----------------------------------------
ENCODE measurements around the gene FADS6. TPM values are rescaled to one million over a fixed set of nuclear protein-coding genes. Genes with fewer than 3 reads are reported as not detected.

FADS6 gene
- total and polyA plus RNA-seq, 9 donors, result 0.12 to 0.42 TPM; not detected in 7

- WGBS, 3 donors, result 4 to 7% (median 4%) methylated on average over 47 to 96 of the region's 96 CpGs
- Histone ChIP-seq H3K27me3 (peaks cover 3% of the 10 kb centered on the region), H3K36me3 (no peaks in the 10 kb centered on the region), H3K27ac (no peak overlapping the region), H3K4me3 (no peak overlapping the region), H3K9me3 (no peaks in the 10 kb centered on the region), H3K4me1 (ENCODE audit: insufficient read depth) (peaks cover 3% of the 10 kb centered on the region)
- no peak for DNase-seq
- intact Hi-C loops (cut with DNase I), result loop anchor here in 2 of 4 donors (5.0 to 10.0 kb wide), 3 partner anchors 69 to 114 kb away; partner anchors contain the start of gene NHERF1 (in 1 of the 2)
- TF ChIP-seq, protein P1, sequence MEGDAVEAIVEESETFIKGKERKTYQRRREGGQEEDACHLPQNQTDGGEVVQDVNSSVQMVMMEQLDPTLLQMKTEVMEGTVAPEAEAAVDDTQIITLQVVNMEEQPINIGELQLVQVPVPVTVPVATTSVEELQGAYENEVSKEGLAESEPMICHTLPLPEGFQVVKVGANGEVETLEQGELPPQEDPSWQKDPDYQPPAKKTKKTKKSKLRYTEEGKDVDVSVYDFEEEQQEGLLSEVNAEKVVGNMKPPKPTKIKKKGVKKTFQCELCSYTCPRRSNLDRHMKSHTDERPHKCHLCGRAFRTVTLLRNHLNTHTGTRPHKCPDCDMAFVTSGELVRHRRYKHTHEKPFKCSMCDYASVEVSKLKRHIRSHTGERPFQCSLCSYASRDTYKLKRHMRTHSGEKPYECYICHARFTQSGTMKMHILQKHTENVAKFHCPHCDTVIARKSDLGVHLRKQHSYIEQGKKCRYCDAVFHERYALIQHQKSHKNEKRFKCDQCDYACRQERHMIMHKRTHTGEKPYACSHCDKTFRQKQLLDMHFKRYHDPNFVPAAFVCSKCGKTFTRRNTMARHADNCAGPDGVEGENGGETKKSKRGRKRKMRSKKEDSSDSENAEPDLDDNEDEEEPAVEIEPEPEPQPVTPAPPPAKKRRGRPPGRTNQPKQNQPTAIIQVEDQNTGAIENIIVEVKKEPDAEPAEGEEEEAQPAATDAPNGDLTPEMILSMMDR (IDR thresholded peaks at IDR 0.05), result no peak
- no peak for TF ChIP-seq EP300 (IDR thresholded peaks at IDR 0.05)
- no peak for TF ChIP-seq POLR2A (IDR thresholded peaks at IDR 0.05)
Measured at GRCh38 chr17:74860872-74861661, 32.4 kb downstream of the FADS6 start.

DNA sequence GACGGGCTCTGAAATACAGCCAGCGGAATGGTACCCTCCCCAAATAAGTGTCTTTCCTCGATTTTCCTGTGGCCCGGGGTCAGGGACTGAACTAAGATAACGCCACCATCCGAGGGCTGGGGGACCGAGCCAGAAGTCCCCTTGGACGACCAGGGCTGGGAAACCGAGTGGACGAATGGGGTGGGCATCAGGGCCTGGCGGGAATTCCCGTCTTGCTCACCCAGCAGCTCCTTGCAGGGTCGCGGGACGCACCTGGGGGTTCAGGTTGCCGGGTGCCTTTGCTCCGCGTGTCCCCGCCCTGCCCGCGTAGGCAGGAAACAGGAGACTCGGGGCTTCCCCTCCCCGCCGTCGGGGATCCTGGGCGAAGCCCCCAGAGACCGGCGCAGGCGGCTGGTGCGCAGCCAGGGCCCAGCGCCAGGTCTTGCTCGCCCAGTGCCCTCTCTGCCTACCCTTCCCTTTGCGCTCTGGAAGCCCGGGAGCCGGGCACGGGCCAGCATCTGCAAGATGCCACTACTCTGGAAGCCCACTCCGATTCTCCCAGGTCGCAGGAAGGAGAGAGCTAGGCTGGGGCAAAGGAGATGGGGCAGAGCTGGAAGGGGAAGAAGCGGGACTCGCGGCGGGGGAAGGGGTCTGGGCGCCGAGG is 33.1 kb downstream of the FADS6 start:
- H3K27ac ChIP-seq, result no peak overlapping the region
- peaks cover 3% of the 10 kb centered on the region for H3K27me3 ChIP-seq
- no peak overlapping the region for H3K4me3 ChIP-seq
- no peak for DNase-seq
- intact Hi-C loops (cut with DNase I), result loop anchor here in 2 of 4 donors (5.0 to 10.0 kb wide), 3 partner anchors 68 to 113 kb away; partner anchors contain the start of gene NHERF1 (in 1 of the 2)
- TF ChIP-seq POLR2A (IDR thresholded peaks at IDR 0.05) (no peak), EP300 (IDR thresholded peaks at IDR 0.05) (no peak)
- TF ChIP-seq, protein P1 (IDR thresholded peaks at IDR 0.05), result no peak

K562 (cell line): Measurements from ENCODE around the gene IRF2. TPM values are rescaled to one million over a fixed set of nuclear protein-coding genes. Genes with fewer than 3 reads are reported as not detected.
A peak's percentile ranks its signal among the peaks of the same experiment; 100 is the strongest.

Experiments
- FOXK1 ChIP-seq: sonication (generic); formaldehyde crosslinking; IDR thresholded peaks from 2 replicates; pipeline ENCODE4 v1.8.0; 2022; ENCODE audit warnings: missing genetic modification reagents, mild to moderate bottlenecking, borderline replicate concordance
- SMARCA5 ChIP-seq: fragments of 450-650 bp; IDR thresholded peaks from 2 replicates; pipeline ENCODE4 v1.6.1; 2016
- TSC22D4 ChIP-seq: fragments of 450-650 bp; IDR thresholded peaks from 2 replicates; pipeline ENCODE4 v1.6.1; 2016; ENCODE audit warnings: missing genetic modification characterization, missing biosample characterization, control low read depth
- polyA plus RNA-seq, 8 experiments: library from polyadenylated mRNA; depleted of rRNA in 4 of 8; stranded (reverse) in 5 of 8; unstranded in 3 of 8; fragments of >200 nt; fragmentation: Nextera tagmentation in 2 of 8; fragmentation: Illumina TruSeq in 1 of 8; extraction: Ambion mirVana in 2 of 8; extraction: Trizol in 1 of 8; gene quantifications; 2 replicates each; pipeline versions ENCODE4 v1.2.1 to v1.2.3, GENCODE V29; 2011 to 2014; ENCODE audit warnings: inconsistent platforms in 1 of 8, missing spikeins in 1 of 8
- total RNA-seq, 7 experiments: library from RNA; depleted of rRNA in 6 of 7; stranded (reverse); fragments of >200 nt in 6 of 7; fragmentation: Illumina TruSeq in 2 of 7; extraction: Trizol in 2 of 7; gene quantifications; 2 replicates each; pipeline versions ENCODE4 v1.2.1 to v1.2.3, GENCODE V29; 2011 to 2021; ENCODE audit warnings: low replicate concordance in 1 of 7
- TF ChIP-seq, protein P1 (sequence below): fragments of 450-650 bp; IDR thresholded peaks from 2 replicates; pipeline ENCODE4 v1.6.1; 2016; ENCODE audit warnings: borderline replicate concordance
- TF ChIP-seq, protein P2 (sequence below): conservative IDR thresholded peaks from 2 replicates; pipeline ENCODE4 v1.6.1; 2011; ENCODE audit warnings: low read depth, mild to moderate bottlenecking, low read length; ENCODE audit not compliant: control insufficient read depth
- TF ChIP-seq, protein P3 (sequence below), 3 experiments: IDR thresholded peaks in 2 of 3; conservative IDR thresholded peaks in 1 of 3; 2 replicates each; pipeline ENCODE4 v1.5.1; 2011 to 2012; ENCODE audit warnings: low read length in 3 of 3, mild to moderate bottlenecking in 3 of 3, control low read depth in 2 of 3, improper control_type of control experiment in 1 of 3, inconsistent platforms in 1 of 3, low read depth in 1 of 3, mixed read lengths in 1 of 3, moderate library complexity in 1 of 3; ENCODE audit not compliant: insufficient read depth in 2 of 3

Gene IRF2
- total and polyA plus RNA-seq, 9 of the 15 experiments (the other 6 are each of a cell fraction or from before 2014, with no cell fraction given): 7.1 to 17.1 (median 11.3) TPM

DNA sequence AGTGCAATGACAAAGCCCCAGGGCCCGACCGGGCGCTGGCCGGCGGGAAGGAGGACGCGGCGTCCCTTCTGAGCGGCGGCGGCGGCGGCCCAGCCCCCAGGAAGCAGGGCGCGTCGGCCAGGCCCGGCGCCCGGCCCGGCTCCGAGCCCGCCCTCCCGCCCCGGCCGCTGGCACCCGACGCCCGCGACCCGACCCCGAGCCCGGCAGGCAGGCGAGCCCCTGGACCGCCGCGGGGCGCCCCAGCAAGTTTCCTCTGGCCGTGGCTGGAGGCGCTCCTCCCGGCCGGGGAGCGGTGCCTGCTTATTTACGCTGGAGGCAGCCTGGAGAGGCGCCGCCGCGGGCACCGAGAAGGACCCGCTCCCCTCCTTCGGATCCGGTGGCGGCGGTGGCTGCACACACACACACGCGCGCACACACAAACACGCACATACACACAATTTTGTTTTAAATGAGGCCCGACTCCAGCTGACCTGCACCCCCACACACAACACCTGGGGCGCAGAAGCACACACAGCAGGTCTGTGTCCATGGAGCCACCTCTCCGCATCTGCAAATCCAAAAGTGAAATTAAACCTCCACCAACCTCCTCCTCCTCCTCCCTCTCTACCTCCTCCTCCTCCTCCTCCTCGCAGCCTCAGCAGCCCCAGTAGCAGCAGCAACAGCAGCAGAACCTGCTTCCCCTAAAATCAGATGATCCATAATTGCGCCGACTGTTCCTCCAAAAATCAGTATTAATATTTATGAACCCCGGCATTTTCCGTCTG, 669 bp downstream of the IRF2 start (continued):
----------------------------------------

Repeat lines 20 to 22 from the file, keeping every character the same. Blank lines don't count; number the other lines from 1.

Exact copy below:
K562 (cell line): Measurements from ENCODE around the gene IRF2. TPM values are rescaled to one million over a fixed set of nuclear protein-coding genes. Genes with fewer than 3 reads are reported as not detected.
A peak's percentile ranks its signal among the peaks of the same experiment; 100 is the strongest.

Experiments